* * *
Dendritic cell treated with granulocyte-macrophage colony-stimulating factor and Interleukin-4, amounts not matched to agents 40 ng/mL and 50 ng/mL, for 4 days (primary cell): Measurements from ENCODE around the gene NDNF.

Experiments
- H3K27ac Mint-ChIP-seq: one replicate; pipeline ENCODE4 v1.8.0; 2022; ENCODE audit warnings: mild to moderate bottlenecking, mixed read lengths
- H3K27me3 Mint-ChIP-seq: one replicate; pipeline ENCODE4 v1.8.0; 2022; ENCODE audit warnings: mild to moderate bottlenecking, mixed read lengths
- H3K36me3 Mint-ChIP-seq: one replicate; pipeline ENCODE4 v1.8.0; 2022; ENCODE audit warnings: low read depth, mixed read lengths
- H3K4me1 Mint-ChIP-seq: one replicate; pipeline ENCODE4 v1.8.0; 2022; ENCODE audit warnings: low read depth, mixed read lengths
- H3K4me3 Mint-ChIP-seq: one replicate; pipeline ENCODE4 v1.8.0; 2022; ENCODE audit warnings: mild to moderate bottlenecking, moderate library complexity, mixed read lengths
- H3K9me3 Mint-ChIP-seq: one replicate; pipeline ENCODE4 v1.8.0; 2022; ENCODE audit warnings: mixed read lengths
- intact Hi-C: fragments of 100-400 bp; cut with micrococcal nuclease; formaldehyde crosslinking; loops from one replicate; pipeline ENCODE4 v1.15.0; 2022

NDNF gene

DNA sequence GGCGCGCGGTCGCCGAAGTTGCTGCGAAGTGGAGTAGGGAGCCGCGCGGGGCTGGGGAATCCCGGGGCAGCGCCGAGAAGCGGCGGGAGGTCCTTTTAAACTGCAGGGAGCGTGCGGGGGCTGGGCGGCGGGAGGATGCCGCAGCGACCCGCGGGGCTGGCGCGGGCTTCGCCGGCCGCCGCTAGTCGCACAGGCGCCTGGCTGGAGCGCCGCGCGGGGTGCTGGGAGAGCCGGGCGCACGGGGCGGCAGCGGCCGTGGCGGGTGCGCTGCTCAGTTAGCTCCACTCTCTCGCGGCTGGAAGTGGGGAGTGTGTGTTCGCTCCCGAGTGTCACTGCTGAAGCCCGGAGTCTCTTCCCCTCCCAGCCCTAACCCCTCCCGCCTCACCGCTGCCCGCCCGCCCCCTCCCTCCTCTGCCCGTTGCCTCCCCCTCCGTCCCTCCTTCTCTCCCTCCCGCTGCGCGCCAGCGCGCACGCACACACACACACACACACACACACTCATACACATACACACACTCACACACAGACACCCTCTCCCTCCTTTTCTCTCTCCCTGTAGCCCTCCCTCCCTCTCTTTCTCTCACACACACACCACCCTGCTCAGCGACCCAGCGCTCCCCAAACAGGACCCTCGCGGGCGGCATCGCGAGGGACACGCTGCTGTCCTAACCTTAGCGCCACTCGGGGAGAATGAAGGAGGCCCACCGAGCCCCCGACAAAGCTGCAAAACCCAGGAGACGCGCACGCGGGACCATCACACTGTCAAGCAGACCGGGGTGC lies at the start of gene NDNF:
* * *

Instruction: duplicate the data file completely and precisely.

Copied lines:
Dendritic cell treated with granulocyte-macrophage colony-stimulating factor and Interleukin-4, amounts not matched to agents 40 ng/mL and 50 ng/mL, for 4 days (primary cell): Measurements from ENCODE around the gene NDNF.

Experiments
- H3K27ac Mint-ChIP-seq: one replicate; pipeline ENCODE4 v1.8.0; 2022; ENCODE audit warnings: mild to moderate bottlenecking, mixed read lengths
- H3K27me3 Mint-ChIP-seq: one replicate; pipeline ENCODE4 v1.8.0; 2022; ENCODE audit warnings: mild to moderate bottlenecking, mixed read lengths
- H3K36me3 Mint-ChIP-seq: one replicate; pipeline ENCODE4 v1.8.0; 2022; ENCODE audit warnings: low read depth, mixed read lengths
- H3K4me1 Mint-ChIP-seq: one replicate; pipeline ENCODE4 v1.8.0; 2022; ENCODE audit warnings: low read depth, mixed read lengths
- H3K4me3 Mint-ChIP-seq: one replicate; pipeline ENCODE4 v1.8.0; 2022; ENCODE audit warnings: mild to moderate bottlenecking, moderate library complexity, mixed read lengths
- H3K9me3 Mint-ChIP-seq: one replicate; pipeline ENCODE4 v1.8.0; 2022; ENCODE audit warnings: mixed read lengths
- intact Hi-C: fragments of 100-400 bp; cut with micrococcal nuclease; formaldehyde crosslinking; loops from one replicate; pipeline ENCODE4 v1.15.0; 2022

NDNF gene

DNA sequence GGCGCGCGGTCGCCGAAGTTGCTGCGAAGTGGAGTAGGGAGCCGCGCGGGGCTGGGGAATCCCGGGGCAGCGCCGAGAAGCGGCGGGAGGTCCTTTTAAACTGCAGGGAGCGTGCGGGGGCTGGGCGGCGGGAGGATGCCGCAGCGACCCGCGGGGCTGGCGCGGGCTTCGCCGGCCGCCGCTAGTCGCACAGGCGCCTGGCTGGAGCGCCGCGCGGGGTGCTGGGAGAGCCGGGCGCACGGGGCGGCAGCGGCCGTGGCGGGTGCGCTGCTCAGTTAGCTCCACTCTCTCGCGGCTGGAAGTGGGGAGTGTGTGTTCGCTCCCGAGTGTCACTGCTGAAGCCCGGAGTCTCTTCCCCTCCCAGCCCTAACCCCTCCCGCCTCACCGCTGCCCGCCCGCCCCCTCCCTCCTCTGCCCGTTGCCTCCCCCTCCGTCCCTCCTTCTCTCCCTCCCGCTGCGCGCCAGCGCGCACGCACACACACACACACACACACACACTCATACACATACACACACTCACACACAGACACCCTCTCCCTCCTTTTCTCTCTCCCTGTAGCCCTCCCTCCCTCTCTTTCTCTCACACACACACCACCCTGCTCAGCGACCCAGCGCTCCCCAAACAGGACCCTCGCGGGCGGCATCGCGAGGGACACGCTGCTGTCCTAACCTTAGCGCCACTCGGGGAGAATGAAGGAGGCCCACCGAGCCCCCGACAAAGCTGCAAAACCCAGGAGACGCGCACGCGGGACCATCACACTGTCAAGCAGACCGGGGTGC lies at the start of gene NDNF: